Carl August Heinrich Ferdinand Oesterley

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Farm, private collection

Carl August Heinrich Ferdinand Oesterley (January 23, 1839 – December 16, 1930) was a German landscape painter who eventually specialized in scenes from Norway.


He was a native of Göttingen, the son of painter Carl Friedrich Wilhelm Oesterley. He attended classes at the Polytechnikum in Hannover, where he studied under his father. Beginning 1857, he attended the Kunstakademie (Art Academy) in Düsseldorf, where he studied painting under Ernst Deger and Eduard Bendemann.

During a visit to Lübeck in 1865, where he copied Hans Memling's Passion, he made some attempts at architectural and landscape painting. These turned out so well that from then on he dedicated himself to landscape painting. Beginning in 1870 he focused his artistic efforts mainly on Norwegian landscapes, for which he devoted several study trips. Together with his friend Carl Rodeck he also visited the Netherlands, Belgium and England. He lived in Hamburg and received a first-class medal from the Münchener Ausstellung (Munich Exhibition). He died in Altona-Blankenese, now Hamburg.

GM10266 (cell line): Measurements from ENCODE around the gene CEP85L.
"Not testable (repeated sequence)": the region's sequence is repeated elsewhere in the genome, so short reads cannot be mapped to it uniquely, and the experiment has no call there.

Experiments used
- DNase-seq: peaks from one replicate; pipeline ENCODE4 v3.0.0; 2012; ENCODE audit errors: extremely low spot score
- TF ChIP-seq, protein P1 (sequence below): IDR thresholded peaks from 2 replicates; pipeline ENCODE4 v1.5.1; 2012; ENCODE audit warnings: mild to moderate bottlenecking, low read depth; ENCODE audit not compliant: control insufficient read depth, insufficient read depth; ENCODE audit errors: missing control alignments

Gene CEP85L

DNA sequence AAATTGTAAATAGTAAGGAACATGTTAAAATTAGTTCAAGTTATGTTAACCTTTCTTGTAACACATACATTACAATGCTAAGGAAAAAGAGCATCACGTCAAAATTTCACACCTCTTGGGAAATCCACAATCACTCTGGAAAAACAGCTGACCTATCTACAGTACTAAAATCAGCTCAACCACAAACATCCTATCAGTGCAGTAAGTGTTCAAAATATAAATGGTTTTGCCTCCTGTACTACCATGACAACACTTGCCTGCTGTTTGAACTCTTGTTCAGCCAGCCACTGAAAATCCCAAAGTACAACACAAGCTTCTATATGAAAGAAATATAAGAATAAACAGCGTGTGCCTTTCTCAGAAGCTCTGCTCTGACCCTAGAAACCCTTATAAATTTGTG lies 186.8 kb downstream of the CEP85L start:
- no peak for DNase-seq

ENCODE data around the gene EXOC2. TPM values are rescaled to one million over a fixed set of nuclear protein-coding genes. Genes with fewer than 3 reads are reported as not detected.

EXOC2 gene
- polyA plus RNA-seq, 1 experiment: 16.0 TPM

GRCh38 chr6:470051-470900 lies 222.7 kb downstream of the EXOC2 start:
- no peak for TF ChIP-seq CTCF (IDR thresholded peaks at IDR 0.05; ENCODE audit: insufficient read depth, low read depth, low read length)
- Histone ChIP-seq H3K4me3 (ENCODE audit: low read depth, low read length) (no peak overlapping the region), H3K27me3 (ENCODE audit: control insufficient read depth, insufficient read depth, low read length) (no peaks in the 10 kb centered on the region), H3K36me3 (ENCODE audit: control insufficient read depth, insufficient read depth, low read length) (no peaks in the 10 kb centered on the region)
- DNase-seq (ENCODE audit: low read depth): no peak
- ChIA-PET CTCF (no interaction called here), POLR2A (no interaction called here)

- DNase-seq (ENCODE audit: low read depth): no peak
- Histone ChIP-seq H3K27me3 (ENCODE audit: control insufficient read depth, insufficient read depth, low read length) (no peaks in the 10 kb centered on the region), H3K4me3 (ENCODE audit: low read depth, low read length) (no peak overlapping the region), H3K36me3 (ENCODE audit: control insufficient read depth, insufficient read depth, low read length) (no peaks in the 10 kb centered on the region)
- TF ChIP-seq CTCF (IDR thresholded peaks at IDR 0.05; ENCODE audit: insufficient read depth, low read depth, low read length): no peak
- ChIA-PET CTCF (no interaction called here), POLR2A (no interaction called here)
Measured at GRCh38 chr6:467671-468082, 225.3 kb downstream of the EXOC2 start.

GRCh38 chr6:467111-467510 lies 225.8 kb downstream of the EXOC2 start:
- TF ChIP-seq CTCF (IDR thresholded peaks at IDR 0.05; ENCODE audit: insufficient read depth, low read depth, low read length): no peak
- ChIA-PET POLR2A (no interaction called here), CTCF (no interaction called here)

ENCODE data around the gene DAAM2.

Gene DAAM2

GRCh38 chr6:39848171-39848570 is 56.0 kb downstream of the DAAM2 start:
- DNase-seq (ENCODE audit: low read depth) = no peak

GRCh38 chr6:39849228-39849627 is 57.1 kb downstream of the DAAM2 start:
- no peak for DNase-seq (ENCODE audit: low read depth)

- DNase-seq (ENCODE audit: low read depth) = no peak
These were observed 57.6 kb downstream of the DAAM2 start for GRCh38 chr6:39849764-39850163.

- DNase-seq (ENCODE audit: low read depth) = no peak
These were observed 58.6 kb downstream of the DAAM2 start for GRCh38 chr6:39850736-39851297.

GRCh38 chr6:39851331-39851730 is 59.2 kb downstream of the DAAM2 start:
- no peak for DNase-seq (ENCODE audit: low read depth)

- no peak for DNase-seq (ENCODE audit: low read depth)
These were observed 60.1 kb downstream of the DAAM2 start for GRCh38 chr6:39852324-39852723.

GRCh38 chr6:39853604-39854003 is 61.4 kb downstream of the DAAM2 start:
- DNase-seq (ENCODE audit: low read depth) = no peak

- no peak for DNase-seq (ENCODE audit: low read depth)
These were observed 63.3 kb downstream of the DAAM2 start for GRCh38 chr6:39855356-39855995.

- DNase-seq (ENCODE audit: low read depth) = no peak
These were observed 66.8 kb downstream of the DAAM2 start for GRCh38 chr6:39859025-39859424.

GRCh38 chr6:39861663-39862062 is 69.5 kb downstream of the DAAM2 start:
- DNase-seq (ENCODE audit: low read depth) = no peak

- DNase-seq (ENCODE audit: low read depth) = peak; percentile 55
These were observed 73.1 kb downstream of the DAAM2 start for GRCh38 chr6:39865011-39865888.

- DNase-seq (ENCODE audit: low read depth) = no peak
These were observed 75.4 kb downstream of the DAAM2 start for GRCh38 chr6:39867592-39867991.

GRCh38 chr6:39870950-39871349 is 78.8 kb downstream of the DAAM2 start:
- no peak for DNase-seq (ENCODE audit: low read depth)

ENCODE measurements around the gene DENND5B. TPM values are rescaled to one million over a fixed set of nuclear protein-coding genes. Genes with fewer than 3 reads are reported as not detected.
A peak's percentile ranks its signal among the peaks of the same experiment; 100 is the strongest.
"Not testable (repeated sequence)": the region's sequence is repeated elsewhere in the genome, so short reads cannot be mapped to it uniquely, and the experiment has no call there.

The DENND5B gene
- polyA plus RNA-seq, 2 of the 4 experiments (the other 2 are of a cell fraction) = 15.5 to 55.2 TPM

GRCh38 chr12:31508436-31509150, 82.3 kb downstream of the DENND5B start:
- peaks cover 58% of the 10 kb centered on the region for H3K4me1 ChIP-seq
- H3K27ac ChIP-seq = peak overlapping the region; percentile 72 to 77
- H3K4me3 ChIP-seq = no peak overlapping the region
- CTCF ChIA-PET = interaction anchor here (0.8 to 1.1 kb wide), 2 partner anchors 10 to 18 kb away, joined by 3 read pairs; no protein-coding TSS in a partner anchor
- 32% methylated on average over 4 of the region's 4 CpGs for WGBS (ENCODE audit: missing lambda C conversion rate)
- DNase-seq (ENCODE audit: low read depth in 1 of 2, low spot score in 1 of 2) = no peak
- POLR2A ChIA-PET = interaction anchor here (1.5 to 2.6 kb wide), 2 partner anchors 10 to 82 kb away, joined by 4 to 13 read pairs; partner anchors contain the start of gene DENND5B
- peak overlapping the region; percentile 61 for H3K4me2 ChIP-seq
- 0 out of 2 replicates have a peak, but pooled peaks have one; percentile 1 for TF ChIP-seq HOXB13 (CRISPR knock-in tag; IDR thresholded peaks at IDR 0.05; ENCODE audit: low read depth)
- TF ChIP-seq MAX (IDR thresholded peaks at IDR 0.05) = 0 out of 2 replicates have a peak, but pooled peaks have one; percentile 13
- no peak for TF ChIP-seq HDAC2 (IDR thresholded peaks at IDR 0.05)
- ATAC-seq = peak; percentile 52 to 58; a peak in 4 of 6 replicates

Selected paintings[edit]

His best works, characterized by their grand conception and skillful use of color and light, are:

  • Mitternachtstimmung bei den Lofoten (Midnight mood in the Lofoten)
  • Norwegische Gebirgsschlucht (Mountain gorge in Norway)
  • Romsdalsfjord, norwegischer Fjord (Romsdalshorn Fjord, Norway, 1891, Leipzig Museum)
  • Raftsund im nördlichen Norwegen (Raft Sound in northern Norway, 1879, Breslau Museum)
  • Fischer an der norwegischen Küste (Fishing on the Norwegian coast)
  • Nordische Sommernacht (Nordic summer night)
  • Oldenvand im Nordfjord (Oldenvand in Nordfjord, 1885, National Gallery, Berlin)
  • Am Saltenfjord (View on Salten Fiord, 1882, Hamburg Gallery)